Vital To Our Arts Economy
by Michael Menes
While working with Karen on developing the MIME SPOKEN HERE platform I had the honor to help restore so many wonderful images. Some of the images were the work of Boston based commercial photographer Al Fisher who took a particular interest in photographing performing artists beginning with the street performers in Quincy Market. Some of these images were his most notable fine art works and were featured in a show at the Robert Klein Gallery in Boston. Al Fisher passed away from complications after suffering a stroke in December, 2008. (The Boston Globe Article). When Tony passed in 2002, thankfully, Al sent some of these beautiful works of art (signed) to Karen. While doing research to try to determine the origin of photographs, I discovered a short video on YouTube of Al Fisher working in his studio down in Boston.
This wonderful 8 minute video of Al Fisher’s work from the World of Photography YouTube Channel is embedded here. Al was a passionate, driven photographer who focused on capturing the “essence” of actors, mimes, jugglers and street performers. One of the portraits from the sessions he did with Tony appear in this short documentary. Tony kept going back to Al which resulted in the beautiful pierrot images and the classy shots of the Celebration Theater Ensemble.
Nick Capasso, the senior curator at the DeCordova Museum and Sculpture Park was quoted as saying, “On one hand, the photographer is trying to reveal truth, but the portrait photographer is always dealing with layers of masks. I think the ultimate challenge for Al was to show the truth and the mask at the same time.” The metaphorical portrait of Tony with his mask perched on the side of his head is exactly what Al was seeking.
World of Photography YouTube Channel
On one hand, the photographer is trying to reveal truth, but the portrait photographer is always dealing with layers of masks.
– Nick Capasso, Senior Curator, DeCordova Museum and Sculpture Park
I suspect that photographers these days (like myself) are often less specialized and we must, out of necessity, rebrand ourselves and stretch out as web designers, marketing directors, video producers, consultants, branding specialists, content creators, or whatever the label is. The lingo has definitely changed along with the technology. But some things never change, like a damn good photo.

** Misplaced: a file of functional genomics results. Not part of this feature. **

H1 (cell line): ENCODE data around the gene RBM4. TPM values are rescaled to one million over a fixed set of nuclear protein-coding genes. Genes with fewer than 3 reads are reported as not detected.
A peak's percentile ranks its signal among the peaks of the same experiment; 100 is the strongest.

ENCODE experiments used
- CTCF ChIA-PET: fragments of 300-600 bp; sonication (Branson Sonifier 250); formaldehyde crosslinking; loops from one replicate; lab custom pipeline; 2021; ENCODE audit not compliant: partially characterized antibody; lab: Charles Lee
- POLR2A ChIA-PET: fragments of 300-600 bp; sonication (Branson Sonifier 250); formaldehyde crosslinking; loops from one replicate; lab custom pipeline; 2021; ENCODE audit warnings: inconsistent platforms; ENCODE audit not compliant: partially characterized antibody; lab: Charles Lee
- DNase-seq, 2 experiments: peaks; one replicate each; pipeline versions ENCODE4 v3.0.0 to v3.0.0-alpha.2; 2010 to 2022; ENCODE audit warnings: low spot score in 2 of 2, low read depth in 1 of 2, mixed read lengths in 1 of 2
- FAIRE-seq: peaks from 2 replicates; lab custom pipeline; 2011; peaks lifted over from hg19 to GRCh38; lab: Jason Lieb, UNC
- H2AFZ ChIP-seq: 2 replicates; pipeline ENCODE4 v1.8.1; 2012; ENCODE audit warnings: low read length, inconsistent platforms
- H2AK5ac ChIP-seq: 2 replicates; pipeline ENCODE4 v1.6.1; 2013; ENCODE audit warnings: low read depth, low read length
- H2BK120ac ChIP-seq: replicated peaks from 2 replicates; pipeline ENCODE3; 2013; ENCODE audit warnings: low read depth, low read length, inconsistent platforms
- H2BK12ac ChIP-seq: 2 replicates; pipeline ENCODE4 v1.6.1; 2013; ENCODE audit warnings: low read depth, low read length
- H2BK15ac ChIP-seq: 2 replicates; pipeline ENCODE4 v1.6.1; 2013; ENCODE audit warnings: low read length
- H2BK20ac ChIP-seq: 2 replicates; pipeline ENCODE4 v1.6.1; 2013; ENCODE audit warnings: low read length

A series of images by portrait and commercial photographer Al Fisher.
Tony and the Celebration Theater Ensemble with Jackie Riefer, John Saccone, Shelly Wallace and Frans Rijnbout.
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I do a lot of work with both stills and video for my clients. Stills and video go hand-in-hand. I like to think of stills as the first frame of a video. If that first frame is compelling, it’s like a window that looks out into another world, it just might spark an interest to click on an attached video and explore that world on the other side. There’s a right way and a wrong way to craft video thumbnails like the ones we see on successful YouTube channels. If it’s a bad thumbnail, it’s easily looked over in the online crush of competing information. The still, or book cover of the video, is incredibly important. It stops time and it allows the mind of the viewer to use their imagination. The viewer is active whereas a video places the viewer distinctly in the back seat for a ride, more or less depending on the type of video. Over and over again I can say that getting views and likes is much easier for stills than it is for videos. Post an album of shots on Facebook and immediately the images can be seen. Stills have high impact and high return. If a video is posted as a link, good luck! Very few will take the time to dig any deeper. A video uploaded to Facebook that doesn’t link to another website will play in the timeline. If the opening is catchy, it will generate more views and more likes. My point is however, that the photograph and the photographer are absolutely essential.